Zatcaskagoon Miniatures caught my eye when I was scrolling through my feed on Facebook, which incidentally is the predominant way in which I find content. I was blown away by the intricacy and attention to detail that accompanied his miniature painting. I knew I had to reach out to Kendon and ask him if he wanted to have a spotlight on this site!
Anyone can paint a miniature. But it takes patience, precision, and creativity to break the bonds and to make something truly great. Kendon of Zatcaskagoon Miniatures is able to make his work look like it’s alive and in motion, which is not an easy feat to accomplish. Since a lot of wargames are gritty, their miniatures reflect the distress of the worlds they take place in. There are rust, battle wounds, pulsing energy, disease, etc… and Kendon emulates this to perfection in his approach.
There was a short period where I thought about painting all of my minis. But when it came down to it, I realized there was so much more to it than just painting. I had to learn the different techniques of the effects I wanted to accomplish, know what paints were good for certain looks, and when to apply those different paints. What I thought would simply take an hour or two ended up taking several hours. There’s a lot of planning that goes into painting a miniature. When I see other people’s work, such as Kendon’s, I am shocked about how much time was poured into them.
In the spirit of what I do with these In The Spotlights, I thought it would be nice to ask Kendon some questions that I am sure will run through everyone’s head as they read through this and browse his work. It’s always interesting when I find someone who has the same drive and passion as myself! Just by looking at Kendon’s endeavors, I can tell that he is very driven to make a name for himself and Zatcaskagoon Miniatures!
Q: What inspired you to start painting miniatures?
“I’ve dabbled a bit in painting miniatures since the age of 14. Back then I was playing with and painting Reaper Miniatures and later tried out Wizards of the Coast’s “Chainmail”. I’ve always been huge fan of D&D and so I’ve been building terrain and dungeons and putting paint on pewter for as long as i can remember. However this never really translated into a serious love for the hobby until just a few years ago. I was an ASM at Gamestop and one day the phone rang, on the other was a staffing agent that found one of our employee’s info on Linkedin. The guy she was inquiring about wasn’t there but I was intrigued so her and I talked for a bit and turns out she was looking for some one to apply for a Store Manager position at Games Workshop. At the time I had of course heard about Warhammer and played some of the PC games but really didn’t know too much about the table top version or the immense community behind it. Everything she was telling about the job: working with miniatures, painting, building and building terrain was super interesting to me, since that was what i grew up on, so I figured I would look more into it.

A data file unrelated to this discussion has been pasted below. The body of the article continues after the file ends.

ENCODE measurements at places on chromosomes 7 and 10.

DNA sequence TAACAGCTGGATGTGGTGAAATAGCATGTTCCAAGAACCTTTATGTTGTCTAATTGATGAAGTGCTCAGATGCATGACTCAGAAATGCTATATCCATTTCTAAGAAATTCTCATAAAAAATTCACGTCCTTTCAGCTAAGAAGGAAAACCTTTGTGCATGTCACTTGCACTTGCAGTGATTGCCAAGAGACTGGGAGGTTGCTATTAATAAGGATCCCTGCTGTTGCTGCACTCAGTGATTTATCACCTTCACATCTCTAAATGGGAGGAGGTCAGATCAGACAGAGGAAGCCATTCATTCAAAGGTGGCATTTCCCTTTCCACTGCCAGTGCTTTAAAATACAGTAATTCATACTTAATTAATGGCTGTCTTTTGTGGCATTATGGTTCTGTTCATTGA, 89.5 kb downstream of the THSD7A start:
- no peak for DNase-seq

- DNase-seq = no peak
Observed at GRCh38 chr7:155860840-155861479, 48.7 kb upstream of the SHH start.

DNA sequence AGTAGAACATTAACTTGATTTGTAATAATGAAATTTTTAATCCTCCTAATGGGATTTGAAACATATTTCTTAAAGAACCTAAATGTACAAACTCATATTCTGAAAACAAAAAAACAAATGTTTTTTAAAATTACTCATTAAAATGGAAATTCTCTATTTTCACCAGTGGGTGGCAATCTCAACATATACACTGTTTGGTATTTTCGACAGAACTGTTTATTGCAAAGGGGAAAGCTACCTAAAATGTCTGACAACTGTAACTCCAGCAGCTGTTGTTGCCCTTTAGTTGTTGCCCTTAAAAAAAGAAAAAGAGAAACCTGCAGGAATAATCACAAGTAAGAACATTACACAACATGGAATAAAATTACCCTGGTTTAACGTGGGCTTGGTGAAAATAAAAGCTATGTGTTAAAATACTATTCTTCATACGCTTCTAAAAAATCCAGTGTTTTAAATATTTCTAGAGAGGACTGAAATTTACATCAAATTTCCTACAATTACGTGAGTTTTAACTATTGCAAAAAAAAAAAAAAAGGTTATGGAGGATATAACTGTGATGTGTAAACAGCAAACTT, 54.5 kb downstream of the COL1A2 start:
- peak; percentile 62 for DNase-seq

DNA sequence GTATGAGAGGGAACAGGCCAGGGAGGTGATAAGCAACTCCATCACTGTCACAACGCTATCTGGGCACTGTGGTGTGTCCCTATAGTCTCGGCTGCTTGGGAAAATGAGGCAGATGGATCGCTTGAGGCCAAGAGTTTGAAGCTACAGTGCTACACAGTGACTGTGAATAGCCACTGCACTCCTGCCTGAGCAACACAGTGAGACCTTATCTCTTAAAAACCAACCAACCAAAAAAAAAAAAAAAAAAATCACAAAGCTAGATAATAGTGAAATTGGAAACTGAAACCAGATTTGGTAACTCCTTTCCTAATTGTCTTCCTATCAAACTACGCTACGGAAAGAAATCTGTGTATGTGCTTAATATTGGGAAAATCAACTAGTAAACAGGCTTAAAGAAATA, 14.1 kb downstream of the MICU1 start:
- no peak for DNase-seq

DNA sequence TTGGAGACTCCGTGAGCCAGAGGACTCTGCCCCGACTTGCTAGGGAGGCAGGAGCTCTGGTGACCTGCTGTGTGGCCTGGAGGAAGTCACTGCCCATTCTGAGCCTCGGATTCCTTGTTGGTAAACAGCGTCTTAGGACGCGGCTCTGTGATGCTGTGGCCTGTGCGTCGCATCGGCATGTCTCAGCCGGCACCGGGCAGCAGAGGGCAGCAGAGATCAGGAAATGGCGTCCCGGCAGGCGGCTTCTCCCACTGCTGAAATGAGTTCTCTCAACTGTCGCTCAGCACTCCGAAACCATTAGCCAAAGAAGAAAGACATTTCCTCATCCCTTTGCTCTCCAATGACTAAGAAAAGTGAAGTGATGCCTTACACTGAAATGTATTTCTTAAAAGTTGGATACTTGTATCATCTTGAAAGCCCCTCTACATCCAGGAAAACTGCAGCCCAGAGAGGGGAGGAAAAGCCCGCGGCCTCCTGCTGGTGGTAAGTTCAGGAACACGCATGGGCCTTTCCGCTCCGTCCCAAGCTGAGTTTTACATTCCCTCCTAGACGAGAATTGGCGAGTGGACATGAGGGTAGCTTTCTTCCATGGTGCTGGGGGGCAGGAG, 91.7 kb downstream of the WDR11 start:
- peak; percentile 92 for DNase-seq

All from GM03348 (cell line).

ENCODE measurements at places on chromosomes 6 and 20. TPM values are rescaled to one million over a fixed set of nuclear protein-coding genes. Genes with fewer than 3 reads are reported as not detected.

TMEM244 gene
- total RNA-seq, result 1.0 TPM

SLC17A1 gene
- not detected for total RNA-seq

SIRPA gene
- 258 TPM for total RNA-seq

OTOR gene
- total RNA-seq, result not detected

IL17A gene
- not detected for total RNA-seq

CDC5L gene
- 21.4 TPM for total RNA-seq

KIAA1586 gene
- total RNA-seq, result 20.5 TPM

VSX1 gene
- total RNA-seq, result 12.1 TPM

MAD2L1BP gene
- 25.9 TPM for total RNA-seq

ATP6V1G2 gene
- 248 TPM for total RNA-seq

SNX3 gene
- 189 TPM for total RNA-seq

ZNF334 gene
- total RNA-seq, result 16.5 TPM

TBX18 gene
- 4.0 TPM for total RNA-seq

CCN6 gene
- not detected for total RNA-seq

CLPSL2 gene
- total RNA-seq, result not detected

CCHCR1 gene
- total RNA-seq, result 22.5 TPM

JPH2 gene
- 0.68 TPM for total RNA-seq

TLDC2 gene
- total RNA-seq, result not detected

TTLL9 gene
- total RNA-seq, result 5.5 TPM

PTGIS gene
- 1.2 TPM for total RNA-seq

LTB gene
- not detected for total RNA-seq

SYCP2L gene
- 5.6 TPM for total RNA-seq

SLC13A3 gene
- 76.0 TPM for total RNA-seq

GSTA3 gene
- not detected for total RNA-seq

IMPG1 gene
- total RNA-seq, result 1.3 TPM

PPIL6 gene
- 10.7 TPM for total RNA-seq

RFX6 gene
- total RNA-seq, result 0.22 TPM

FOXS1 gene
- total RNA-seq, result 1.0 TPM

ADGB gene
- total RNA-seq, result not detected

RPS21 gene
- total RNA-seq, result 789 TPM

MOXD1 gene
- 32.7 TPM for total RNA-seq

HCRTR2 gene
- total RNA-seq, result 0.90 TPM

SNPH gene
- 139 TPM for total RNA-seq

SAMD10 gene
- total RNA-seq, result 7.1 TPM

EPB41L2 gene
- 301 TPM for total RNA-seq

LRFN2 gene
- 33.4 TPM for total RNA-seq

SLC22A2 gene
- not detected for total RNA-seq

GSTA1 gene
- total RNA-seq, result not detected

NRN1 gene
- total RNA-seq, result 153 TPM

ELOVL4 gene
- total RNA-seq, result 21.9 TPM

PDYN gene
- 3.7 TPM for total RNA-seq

There was a comic shop down the street from where I worked so one day I decided to go have a look and ended up picking up Dark Vengeance limited edition. I was really interested in this position at Games Workshop so I tried my best to absorb as much about the product and the company as I could before I went and started the interview process. So before then and in between when the interviews started happening my brother and I were playing games with the Dark Vengeance set and having a blast doing so. In the end I didn’t get the job at Games Workshop, so I worked hard and got promoted into my own store at Gamestop and I kept painting miniatures. Eventually I started selling off painted miniatures on eBay; one thing led to another, I quit GameStop, freaked out my wife, mother of my two children, took a calculated risk and started ruthlessly attacking the eBay market when Admech released. Now here I am, Owner of a professional miniature Studio in Atlanta.”
Q: How long have you been painting miniatures and how long did it take you to develop your techniques?
“I’ve been painting miniatures since right before the Admech line was introduced not sure how long that was maybe 2 1/2 years? So immediately upon deciding to paint miniatures I hit the google machine and did research for hours and hours on a daily basis, I had a lot of responsibility so I had to figure this out very quickly. I watched every tutorial I think you tube had to offer, went to sleep to tutorials and woke up to them and applied what I was learning in my work. Once I found stability and a standard that was keeping the lights on I began to develop my own style and techniques, even today I am constantly trying to find new ways to do things. I’ll develop a standard that works with the products I’ve decided to make mainstays in my arsenal and once those are solid and condensed into the most efficient application process that I can come up with I’ll add some different products into my kit and begin developing techniques around those. So, for me, the process of developing techniques is a never ending journey, it keeps things fresh. The road to discovery is always the most exciting part about what I do.”
Q: What are your plans with Zatcaskagoon Miniatures?
“Zatcaskagoon Miniatures I hope, in the future, will be a learning tool at the disposal of the community. I really get excited to explore and teach my findings to other folks. So my studio’s focus will be helping those that are eager to learn and hopefully strengthening the community.”
Q: Do you have any tips for people who are just starting out with painting minis?
“Yes! Do your research! There is a wealth of knowledge out there that people are happy to share with you. Don’t go at it alone because you you don’t have to.”
Q: What’s your favorite army in Warhammer 40k?
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